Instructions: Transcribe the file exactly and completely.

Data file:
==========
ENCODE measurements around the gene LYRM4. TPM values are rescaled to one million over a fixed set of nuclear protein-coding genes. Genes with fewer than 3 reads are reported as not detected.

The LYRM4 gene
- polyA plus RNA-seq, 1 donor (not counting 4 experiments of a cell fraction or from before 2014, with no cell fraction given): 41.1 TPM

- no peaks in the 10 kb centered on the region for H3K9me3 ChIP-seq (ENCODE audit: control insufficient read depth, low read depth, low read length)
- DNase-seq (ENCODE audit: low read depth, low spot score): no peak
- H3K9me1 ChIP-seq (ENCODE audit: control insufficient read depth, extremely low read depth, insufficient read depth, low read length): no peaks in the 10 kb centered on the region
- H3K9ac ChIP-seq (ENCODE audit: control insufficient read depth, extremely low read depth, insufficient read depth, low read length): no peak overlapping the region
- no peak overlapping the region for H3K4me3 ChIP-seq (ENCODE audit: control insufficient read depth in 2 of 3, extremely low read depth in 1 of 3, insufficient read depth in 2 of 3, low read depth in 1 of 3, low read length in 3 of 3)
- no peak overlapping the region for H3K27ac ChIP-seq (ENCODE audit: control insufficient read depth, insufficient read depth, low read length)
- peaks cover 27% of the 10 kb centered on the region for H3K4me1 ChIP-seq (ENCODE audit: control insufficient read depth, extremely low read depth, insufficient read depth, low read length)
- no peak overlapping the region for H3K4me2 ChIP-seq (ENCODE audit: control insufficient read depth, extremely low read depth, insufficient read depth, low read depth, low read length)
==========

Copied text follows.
ENCODE measurements around the gene LYRM4. TPM values are rescaled to one million over a fixed set of nuclear protein-coding genes. Genes with fewer than 3 reads are reported as not detected.

The LYRM4 gene
- polyA plus RNA-seq, 1 donor (not counting 4 experiments of a cell fraction or from before 2014, with no cell fraction given): 41.1 TPM

- no peaks in the 10 kb centered on the region for H3K9me3 ChIP-seq (ENCODE audit: control insufficient read depth, low read depth, low read length)
- DNase-seq (ENCODE audit: low read depth, low spot score): no peak
- H3K9me1 ChIP-seq (ENCODE audit: control insufficient read depth, extremely low read depth, insufficient read depth, low read length): no peaks in the 10 kb centered on the region
- H3K9ac ChIP-seq (ENCODE audit: control insufficient read depth, extremely low read depth, insufficient read depth, low read length): no peak overlapping the region
- no peak overlapping the region for H3K4me3 ChIP-seq (ENCODE audit: control insufficient read depth in 2 of 3, extremely low read depth in 1 of 3, insufficient read depth in 2 of 3, low read depth in 1 of 3, low read length in 3 of 3)
- no peak overlapping the region for H3K27ac ChIP-seq (ENCODE audit: control insufficient read depth, insufficient read depth, low read length)
- peaks cover 27% of the 10 kb centered on the region for H3K4me1 ChIP-seq (ENCODE audit: control insufficient read depth, extremely low read depth, insufficient read depth, low read length)
- no peak overlapping the region for H3K4me2 ChIP-seq (ENCODE audit: control insufficient read depth, extremely low read depth, insufficient read depth, low read depth, low read length)